The Great Southern Science Council was established in late 2011. Following a call for nominations for membership, eight councillors were appointed and first met early in 2012.
The members of the Council agreed on the following objectives. “Within the scope and purpose of the Council in the region:
1) Through consultation with relevant organisations, identify the needs, knowledge gaps and capacities and set priorities for science.
2) Establish links with universities with a view to attracting postgraduate students and undergraduates.
3) Offer mentoring and encouragement to scientists, including those studying for higher degrees and those beginning their careers.
4) Improve communication between scientists and local communities.
5) Assist the attraction of resources for scientific research, development and education in the region.
6) Encourage the teaching of science in schools and further education.
7) Encourage cross-disciplinary research, especially between scientists working in different organisations and between the natural and social sciences.
8) Advocate and provide advice to governments, industry, science institutions and community.
9) Listen, liaise, debate, consider and represent active and effective science.”
The members believe that the Science Council initiative will address a need for improved coordination and integration of sciences in a region that is increasingly recognised for its unique biodiversity and tourism. To achieve this the GSSC will encourage and link academic, industry and applied researchers with local communities and organisations to improve knowledge and sustainable management of the region.
Through industry, schools, universities, technical institutions, government departments and adult education, GSSC will highlight the value of science and innovation and their roles—such a task is clearly important in the State as a whole, as well as the region. The GSSC will also provide a voice for, and advocate for, a cross-section of sciences, and cross-disciplinary research where appropriate, in the Great Southern, with a view to encouraging links between local, statewide and international researchers.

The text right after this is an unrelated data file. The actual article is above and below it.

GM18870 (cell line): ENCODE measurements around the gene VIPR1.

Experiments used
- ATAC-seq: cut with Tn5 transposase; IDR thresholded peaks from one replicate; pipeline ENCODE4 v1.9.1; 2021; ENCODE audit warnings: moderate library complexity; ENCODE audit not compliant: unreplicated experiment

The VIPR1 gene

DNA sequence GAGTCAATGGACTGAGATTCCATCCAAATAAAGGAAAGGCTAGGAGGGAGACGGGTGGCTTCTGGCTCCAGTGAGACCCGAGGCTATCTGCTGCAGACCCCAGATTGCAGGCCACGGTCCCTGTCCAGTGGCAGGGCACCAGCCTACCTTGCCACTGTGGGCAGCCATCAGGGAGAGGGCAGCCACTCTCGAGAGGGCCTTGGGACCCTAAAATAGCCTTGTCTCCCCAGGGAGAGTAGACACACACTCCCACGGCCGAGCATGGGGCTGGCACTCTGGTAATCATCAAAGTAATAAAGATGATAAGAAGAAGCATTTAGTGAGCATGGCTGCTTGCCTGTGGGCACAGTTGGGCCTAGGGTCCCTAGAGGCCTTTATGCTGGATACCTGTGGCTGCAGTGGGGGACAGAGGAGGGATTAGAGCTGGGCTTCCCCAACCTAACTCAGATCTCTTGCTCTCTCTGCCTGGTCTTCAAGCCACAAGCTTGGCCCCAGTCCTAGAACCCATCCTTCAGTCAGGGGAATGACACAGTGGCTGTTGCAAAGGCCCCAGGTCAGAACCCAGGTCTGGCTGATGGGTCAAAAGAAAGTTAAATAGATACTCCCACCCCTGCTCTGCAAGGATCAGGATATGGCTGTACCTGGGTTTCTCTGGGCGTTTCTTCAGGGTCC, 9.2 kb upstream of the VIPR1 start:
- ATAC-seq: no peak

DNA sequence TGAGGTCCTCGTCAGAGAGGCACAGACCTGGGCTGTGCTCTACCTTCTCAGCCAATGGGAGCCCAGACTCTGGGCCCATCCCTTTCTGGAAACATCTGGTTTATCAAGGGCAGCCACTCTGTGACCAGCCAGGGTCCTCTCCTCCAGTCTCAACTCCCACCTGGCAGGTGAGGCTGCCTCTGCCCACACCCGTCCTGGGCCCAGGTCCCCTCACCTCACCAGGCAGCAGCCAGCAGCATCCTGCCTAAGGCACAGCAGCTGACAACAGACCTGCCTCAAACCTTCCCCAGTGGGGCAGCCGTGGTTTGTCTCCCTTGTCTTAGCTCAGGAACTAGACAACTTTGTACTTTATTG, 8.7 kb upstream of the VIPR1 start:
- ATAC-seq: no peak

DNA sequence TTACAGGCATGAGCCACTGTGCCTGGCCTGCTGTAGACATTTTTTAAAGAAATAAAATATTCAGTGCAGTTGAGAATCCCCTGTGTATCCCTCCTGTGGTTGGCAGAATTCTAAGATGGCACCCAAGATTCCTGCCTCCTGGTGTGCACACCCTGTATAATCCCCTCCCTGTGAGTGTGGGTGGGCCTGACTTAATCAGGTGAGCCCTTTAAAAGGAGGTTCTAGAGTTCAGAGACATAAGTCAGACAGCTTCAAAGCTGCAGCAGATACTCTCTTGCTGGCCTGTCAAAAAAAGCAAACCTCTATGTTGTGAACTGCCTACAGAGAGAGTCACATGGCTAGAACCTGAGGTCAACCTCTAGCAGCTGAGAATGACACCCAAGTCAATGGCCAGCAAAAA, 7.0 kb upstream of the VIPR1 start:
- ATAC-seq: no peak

The Great Southern Great Science symposium is scheduled on Thursday 8 August. This annual Symposium profiles the exciting science and research being undertaken by scientists in the Great Southern or that has relevance to the Great Southern. The Symposium is open to the general public. The Symposium is organised by a committee comprising of representatives from CENRM, Great Southern Development Commission, Chief Scientist’s Office, WA Museum (Albany), and the GSSC.
The current members of the Great Southern Science Council are:
Chair: Philip Cocks, PhD, Ecologist, agricultural scientist, research manager, researcher. A scientist with considerable experience as an international agricultural researcher.
Wal Anderson, BSc, MSc, PhD. An agronomist with extensive experience in overseas aid projects. Fellow of the Australian Institute of Agricultural Science.
Louise Duxbury BA, Env Sci (Hons),PhD. A manager of environmental and educational projects, including workshop facilitation, delivery of training programs and delivery of community change projects.
Julia Fry, PhD, Graduate Cert, Public Sector Management. A research scientist and public sector manager with expertise in regional development and natural resource management.
Craig Sinclair, PhD (Psychology), early career researcher/student supervisor. A researcher with interests in palliative care, rural health, rural mental health, Aboriginal health.
Helena Stoakley-Medcalf, BSc (Hons), PGCE, biologist and passionate science educator, teacher trainer and secondary science teacher.
Andrew Maughan, BSc, MSc (Hydrogeology), Program Manager with Department of Water managing the collection and interpretation of hydrological and water quality information for ground and surface water systems across the south coast; with interests in how to communicate technical information to the community.